The difference between reinforcement and punishment

by | Apr 27, 2022 | Last updated Jun 8, 2022

Reinforcement vs punishment | What is positive reinforcement? | What is negative reinforcement? | What is positive punishment? | What is negative punishment? | How rewards can help you form habits   

You already know that motivation is important—that it ebbs and flows. Some days, you’ll prepare fancy salads. Other days, you’ll only have eyes for gyros—and your couch. (And competitive cooking shows.)

But what is motivation, really? How does it work? And how do you get more of it? Let’s start by assessing the concepts of reinforcement and punishment. 

Note: This article is based on our Noom Weight curriculum. Learn more below.

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Reinforcement vs. punishment 

Reinforcement: Reinforcement boosts the chances you’ll act a certain way. It makes you more likely to behave one way or another. (Think high fives and fist-bumps.)

Punishment: Punishment lessens the chances you’ll behave in a particular way. (After a sizable late fee at the library, you stop forgetting to return those graphic novels on time.)

Reinforcement—like a gold star—strengthens behavior and makes you more likely to do something again. (Remember chore charts?). Punishment—yes, like being grounded—discourages behavior and leaves you less likely to repeat your actions. 

Here are two examples:

Reinforcement:

After a stressful day, you dig into a pint of ice cream. You get a hit of chocolate chip cookie dough—and a rush of satisfaction. So the next time you’re stressed, you go straight for that rush—from the ice cream, of course.

Punishment: 

You skip a planned workout after a long day, and you feel guilty and a little ashamed. So the next time you’re exhausted, you drag yourself to leg day, anyway—because you want to avoid that awful feeling again.

Reinforcement can be either positive or negative. Both types of reinforcement make you more likely to do something again.

What is positive reinforcement?

Positive reinforcement encourages your behavior by adding something—like a compliment or a high five.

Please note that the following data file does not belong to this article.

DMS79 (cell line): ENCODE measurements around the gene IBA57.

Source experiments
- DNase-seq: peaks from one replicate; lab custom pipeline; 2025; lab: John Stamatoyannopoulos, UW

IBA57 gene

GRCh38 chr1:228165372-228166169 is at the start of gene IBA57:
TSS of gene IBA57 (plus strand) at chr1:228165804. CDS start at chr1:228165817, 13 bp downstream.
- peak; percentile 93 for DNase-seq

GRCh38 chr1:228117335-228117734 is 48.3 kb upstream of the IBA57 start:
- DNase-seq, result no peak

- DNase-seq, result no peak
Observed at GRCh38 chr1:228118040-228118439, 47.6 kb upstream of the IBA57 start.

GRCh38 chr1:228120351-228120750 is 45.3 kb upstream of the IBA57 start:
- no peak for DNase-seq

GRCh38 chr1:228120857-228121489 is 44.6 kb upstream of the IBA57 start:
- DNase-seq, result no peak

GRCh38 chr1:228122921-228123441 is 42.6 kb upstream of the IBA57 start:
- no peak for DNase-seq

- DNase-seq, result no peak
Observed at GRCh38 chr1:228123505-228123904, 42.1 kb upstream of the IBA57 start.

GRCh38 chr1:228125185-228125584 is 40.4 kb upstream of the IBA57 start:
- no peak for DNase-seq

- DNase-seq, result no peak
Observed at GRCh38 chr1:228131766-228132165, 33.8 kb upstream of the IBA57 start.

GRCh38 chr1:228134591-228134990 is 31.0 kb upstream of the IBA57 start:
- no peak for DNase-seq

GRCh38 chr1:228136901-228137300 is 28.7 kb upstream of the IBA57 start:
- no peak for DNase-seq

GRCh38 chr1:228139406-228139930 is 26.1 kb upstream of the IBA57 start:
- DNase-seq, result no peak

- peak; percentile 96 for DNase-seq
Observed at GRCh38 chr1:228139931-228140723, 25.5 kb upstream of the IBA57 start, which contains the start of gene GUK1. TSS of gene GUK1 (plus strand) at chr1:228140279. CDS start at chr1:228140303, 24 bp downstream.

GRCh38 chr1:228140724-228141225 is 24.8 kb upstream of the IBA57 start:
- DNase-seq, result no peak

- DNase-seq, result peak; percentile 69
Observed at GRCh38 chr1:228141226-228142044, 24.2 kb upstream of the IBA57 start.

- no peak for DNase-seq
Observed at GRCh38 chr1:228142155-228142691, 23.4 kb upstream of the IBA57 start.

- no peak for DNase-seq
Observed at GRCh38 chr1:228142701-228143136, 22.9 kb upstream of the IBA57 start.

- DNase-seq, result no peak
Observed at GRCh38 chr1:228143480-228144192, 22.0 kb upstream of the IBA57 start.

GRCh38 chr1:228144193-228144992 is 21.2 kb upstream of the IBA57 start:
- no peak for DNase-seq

Example: Your social media followers always like the pictures you post of healthy, new recipes. So you try (and share) even more new recipes. 

What is negative reinforcement?

Negative reinforcement encourages behavior, too, but by removing something—like a friend’s nag or customer’s dirty look. 

Example: After cooking a new recipe, you leave the dirty dishes in the sink for too long—and you’re getting the stink eye from your roommate. So next time, you make sure to clean up after yourself sooner.

The same goes for punishment—there’s positive punishment and negative punishment. They make you less likely to repeat a behavior.

What is positive punishment?

Positive punishment discourages your behavior by adding something—like a parking ticket.

Example: When you forget to feed the meter, your town rewards you with a parking ticket. (Lucky you!) When you run errands the following week, you set a timer on your phone so you don’t make the same mistake again.

What is negative punishment? 

Negative punishment also discourages behavior, but by removing something—like, say, your car.

Example: You forget to pay off the parking ticket, so the city takes away your car. (Ouch. What kind of fictional city tows your car after just one delinquent ticket?)

Note: This article is based on our Noom Weight curriculum. Learn more below.

Ready to make a lasting change?

A healthier you, wherever you are.

How rewards can help you form habits 

A reward is an example of positive reinforcement. Positive reinforcement strengthens your behavior by giving you something—like a compliment or a cool bumper sticker or an all-expenses-paid trip to Aruba.

Your brain is motivated by rewards. Rewards fall into the “Consequence” bucket of the behavior chain.

And you know why that’s important? Because it’s how a habit is formed.

When you receive a reward, your brain releases dopamine—a chemical that causes a feel-good rush of pleasure. 

Your brain likes this feeling (of course), and associates the pleasure with whatever you did to receive it—like digging into ice cream or posting your meals on social media. 

So to get more of that feeling, you repeat the behavior chain…over and over again.

Which is why rewards help you, and hamsters, form habits.